Ross Conlon

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Ross Conlon
Personal information
Born (1959-03-29) 29 March 1959 (age 55)
Murwillumbah, New South Wales
Playing information
Position Centre, Wing
Club
Years Team Pld T G FG P
1981–82 Western Suburbs 34 12 56 0 148
1983–84 Canterbury 38 9 120 0 276
1985–88 Balmain Tigers 98 15 348 0 756
1985–86 St. Helens 16 9 65 0 166
Total 186 45 589 0 1346
Representative
Years Team Pld T G FG P
1984 NSW City 1 1 5 0 14
1984 New South Wales 3 0 10 0 20
1984 Australia 1 0 4 0 8
As of 23 May 2013
Source: NRL Stats, RLP,[1]

Ross Conlon (born 29 March 1959 in Murwillumbah, New South Wales) is an Australian former rugby league footballer. He played for the Western Suburbs Magpies, Canterbury-Bankstown Bulldogs and Balmain Tigers in the New South Wales Rugby League premiership (NSWRL) as well as representative football for New South Wales and the Australia. He was a renowned goalkicker and described as, "One of the fastest players in the game."[2]

Playing career[edit]

Conlon, a Centre who was equally at home on the Wing, was notable for his success as a goal-kicker. He developed an 'around-the-corner' sideways shuffle before moving in to strike the ball, claiming the shuffle gave him more time. Conlon credits this habit to soccer, a game he played until the age of fifteen.[1] His goal kicking style and shuffle was later copied by Illawarra Steelers winger Rod Wishart.

Conlon played junior football with Murwillumbah. Having scored 180 points while playing in the University Cup competition for Mount St Mary in 1980, he was noticed by Wests coach, Roy Masters.[3]

Having only played 3 under-23s matches, Conlon debuted for Wests in round 6 of the 1981 NSWRFL season, scoring a try against North Sydney. His performance in a televised match was noted, with the next days paper saying, "Tall and fast, Conlon came up with a debut match that footballers dream about. The Magpies have unearthed a dashing new find."[4]

In his two seasons with Wests, Conlon scored 12 tries and 148 points, but was often second choice of goalkicker behind Greg Cox. His last game for the Magpies was in the 1982 semi-finals.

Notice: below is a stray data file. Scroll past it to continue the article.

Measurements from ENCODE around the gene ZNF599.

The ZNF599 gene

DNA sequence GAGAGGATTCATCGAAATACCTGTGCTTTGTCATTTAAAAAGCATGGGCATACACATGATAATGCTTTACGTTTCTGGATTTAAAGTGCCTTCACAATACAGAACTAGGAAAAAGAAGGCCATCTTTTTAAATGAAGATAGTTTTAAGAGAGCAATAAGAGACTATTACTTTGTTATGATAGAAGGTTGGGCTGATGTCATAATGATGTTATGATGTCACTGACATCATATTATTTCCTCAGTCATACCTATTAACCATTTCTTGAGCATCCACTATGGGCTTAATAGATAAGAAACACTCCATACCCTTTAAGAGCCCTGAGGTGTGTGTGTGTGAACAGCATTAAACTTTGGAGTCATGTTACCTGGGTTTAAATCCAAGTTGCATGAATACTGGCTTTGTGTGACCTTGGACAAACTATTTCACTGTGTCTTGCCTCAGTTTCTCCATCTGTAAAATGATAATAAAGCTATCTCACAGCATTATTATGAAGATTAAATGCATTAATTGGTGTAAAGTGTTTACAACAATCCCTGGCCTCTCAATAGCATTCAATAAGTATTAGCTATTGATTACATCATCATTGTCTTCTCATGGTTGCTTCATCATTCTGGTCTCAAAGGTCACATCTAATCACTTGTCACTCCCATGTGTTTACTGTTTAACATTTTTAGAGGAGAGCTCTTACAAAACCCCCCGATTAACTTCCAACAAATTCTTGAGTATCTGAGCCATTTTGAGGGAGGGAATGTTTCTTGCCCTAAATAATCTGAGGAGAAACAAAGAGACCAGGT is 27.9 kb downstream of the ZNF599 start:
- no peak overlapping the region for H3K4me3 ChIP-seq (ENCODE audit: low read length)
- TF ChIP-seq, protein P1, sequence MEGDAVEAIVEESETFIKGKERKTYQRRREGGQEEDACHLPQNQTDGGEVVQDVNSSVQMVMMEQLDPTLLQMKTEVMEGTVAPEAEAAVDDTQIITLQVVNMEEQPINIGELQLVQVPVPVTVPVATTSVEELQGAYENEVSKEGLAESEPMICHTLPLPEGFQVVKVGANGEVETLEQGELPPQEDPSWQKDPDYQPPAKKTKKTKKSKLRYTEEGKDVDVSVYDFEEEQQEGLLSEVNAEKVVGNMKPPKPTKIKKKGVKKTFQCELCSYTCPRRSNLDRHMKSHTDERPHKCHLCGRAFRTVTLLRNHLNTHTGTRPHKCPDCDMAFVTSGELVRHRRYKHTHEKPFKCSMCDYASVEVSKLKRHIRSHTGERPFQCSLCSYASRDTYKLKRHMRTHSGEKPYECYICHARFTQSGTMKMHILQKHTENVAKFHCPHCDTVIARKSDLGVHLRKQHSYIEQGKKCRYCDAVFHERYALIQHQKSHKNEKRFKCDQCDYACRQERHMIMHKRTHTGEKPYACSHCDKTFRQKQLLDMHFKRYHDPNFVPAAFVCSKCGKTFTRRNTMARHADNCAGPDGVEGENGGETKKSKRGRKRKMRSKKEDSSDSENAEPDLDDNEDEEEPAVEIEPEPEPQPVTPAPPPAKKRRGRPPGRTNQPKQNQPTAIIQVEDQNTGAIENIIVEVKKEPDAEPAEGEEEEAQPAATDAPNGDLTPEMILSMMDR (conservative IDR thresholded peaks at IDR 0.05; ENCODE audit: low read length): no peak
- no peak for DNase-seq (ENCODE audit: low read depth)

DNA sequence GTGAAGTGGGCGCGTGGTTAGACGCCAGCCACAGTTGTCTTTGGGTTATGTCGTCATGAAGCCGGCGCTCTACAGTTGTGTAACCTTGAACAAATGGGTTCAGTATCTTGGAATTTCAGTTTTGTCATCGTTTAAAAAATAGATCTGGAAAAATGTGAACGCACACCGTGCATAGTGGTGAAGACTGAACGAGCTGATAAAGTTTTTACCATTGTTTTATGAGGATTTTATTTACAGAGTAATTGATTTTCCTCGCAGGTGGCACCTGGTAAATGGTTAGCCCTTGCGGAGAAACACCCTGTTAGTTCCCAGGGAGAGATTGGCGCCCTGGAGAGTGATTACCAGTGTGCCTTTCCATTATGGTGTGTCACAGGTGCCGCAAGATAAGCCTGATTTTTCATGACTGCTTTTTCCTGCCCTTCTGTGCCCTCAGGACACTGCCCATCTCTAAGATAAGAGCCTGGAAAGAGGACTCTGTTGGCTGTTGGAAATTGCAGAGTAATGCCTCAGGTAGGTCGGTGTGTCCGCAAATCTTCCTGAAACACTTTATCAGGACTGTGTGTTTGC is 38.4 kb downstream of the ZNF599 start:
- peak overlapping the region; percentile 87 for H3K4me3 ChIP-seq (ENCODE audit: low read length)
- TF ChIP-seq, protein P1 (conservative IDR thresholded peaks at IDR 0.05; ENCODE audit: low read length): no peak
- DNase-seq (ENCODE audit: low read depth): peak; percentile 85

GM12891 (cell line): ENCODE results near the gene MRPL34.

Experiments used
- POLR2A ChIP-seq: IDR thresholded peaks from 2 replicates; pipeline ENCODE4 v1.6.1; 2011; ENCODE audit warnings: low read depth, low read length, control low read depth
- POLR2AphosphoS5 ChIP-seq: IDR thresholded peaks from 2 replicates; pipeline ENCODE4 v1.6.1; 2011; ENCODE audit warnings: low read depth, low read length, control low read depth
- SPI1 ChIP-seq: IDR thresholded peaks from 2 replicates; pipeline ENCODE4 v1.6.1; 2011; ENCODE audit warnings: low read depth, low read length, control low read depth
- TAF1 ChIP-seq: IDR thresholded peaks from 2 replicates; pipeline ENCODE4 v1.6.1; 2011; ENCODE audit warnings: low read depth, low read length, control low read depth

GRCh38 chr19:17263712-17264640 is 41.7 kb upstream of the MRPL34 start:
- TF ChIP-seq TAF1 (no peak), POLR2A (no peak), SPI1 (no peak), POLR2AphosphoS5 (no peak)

After two seasons with the Western Suburbs, Conlon signed with Canterbury in 1983. Conlon had a successful season with Canterbury, and the team made it to the preliminary final against Parramatta Eels. Conlon dislocated his hip in the game but was able to return to first-grade in round 10 of the 1984 season.

Within a few weeks of his return from injury, Conlon was selected on the wing for NSW City in the annual City vs Country game at the Sydney Cricket Ground. He scored 14 points from a try and 5 goals. His performance for NSW City earned him selection for game I of the 1984 State of Origin series for New South Wales. Conlon played in all three game of the 1984 series for the Blues, kicking ten goals. In June 1984, with Eric Grothe injured, Conlon made his first and only appearance in an Australian representative side. He was selected for the first Test of the Ashes series against Great Britain and kicked four goals.

Although Conlon made representative selection in 1984, his form dropped later in the season and Canterbury coach, Warren Ryan, dropped Conlon to the bench in round 24. Conlon wasn't included in any of the team line-ups for the rest of the season and he was omitted from the successful team that met Parramatta in the 1984 grand final.[1]

Conlon joined Balmain for the 1985 season and he was one of the most consistent point-scorers during the mid-1980s. In the 1987 NSWRL season, he led the competition's point-scoring table with 196 points.

Conlon was a member of the Balmain team which lost to his former club, Canterbury, in the 1988 grand final.

Post-playing career[edit]

At the end of the 1988 season, at the age of only 29, Conlon retired from first-grade rugby league and returned to country football as a player and coach.[1]

Conlon coached in Casino and Murwillumbah following his retirement from playing and is now a school-teacher.[1] In 2007 he coached the Uralla Tigers to the Group 4 (Division 2) premiership.[5]

Footnotes[edit]

  1. ^ a b c d e Glenn Jackson. "Legend Q&A". Rugby League Week (Sydney, NSW: PBLMedia) (6 October 2004): pgs 20–21. 
  2. ^ Alan Clarkson (17 August 1982). "Wests Make Semis". Sydney Morning Herald. Retrieved 7 January 2012. 
  3. ^ Alan Whiticker. "Ross Conlon". Rugby League Project. Retrieved 7 January 2012. 
  4. ^ Ian Heads (3 May 1981). "Conlon's got more to come". Sydney Morning Herald. Retrieved 7 January 2012. 
  5. ^ "One for the record books". The Armidale Express. 2007-09-05. Retrieved 2008-09-12. 

References[edit]

External links[edit]